Tag Archives: Women’s rights

To Empower Women, Give Them Better Access to Water

Bethany Caruso, Emory University

Imagine going through your day without ready access to clean water for drinking, cooking, washing or bathing. Around the world, 663 million people face that challenge every day. They get their water from sources that are considered unsafe because they are vulnerable to contamination, such as rivers, streams, ponds and unprotected wells. And the task of providing water for households falls disproportionately to women and girls.

Water, a human right, is critical for human survival and development. A sufficient supply of biologically and chemically safe water is necessary for drinking and personal hygiene to prevent diarrheal diseases, trachoma, intestinal worm infections, stunted growth among children and numerous other deleterious outcomes from chemical contaminants like arsenic and lead.

I have carried out research in India, Bolivia and Kenya on the water and sanitation challenges that women and girls confront and how these experiences influence their lives. In my field work I have seen adolescent girls, pregnant women and mothers with small children carrying water. Through interviews, I have learned of the hardships they face when carrying out this obligatory task.

An insufficient supply of safe and accessible water poses extra risks and challenges for women and girls. Without recognizing the uneven burden of water work that women bear, well-intentioned programs to bring water to places in need will continue to fail to meet their goals.

Heavy loads

So, what is it like for women who live in places where sufficient and safe water is not readily accessible?

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Despite Differences in Culture, US and India Fall Short in Childbirth in Similar Ways

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Woman in labor, shown with monitors. 

Neel Shah, Harvard Medical School

After eight years of practicing obstetrics and researching childbirth in the United States, I know as well as anyone that the American maternal health system could be better. Our way of childbirth is the costliest in the world. Our health outcomes, from mortality rates to birth weights, are far, far from the best.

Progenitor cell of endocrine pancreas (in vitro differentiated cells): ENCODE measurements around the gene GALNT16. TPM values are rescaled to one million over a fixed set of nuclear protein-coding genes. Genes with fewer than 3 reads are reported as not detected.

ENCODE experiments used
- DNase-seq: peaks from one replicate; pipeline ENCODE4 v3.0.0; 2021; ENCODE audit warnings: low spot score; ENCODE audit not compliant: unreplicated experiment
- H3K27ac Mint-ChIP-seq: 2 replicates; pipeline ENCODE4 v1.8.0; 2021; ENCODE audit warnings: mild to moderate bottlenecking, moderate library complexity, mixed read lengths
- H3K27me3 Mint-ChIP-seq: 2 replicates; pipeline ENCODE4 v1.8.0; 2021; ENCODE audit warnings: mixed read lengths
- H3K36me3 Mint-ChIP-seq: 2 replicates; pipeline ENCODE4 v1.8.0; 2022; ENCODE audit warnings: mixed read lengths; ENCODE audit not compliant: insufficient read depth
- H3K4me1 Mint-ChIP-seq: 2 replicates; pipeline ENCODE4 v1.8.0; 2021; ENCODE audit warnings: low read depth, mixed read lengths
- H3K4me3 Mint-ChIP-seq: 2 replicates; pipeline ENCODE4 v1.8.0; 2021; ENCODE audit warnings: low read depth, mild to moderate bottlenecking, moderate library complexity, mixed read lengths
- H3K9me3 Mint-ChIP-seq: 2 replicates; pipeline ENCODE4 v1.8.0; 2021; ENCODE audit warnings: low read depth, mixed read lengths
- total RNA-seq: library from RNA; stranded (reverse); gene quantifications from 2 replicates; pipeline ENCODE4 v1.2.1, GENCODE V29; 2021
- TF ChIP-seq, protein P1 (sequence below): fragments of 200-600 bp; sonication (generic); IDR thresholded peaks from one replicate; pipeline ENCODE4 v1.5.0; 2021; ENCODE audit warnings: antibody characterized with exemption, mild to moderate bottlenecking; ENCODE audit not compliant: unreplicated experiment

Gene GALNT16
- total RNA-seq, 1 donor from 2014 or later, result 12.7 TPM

The reasons we fall short are not obvious. In medicine, providing more care is often mistaken for providing better care. In childbirth the relationship between more and better is complicated. Texan obstetricians, when compared to their counterparts in neighboring New Mexico, are 50% more likely to intervene on the baby’s behalf by performing a cesarean section. Nonetheless, Texas babies still have a lower survival rate than New Mexican babies.

I long assumed that our most puzzling American health care failures were idiosyncrasies–unique consequences of American culture, geography, and politics. But a trip to India for the 2017 Human Rights in Childbirth meeting led me to a humbling realization: when it comes to childbirth, both countries fall short in surprisingly similar ways.

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Neel Shah, center, pictured with Jishnu Das, a Lead Economist at the World Bank and Leslie Page, President of the Royal College of Midwives. Neel Shah, Author provided

Human rights in childbirth

I take care of patients in at a well-funded teaching hospital in Boston, where pregnant women seem well-respected and have clear, inviolable rights.

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Midwives and The Right of Women to Give Birth the Way They Want

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Lydia Mwanzia, Moi University

Giving birth is a significant life event that should aim for a healthy baby and mother. There are growing calls for women to give birth in their preferred birth positions. But this requires midwives to be trained in a way that enables them to respect the choices that women make. The Conversation Africa’s health editor Joy Wanja Muraya asked Lydia Mwanzia to explain why women have the right to make choices, and the important role played by midwives.

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Why The Global Gag Rule Will Increase Maternal Mortality

Throughout my visits to clinics in Africa I have seen the work of Marie Stopes International in South Africa, Tanzania, Ethiopia as well as Zambia. They provide a full range of quality reproductive health services for women. I have always been impressed by the comprehensive care they provide. Now, their work will be hampered because of an imposed policy of the new administration.

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Marie Stopes International health worker I met in Johannesburg, South Africa. Photo: Jennifer James

Yesterday morning President Trump signed an executive order to reinstate the Global Gag Rule, or Mexico City Policy, that prevents international NGOs that accept USAID (taxpayer) money from advocating for the legalization of abortions, provide abortions, mention the word, or even refer women to health practionioners that provide safe, legal abortions.

The Global Gag Rule was instated during the Reagan admininstration in 1984 and since then there has been a virtual seesaw effect between Republican and Democratic administrations regarding whether the Rule is reinstated or revoked. According to the WHO, 78,000 women die every year from unsafe abortions. Under Obama’s eight year administration, that number was reportedly decreased by more than half. Now, that President Trump has signed this executive order reinstating the Global Gag Rule, the fear among the global health community is that that number will rapidly skyrocket again.

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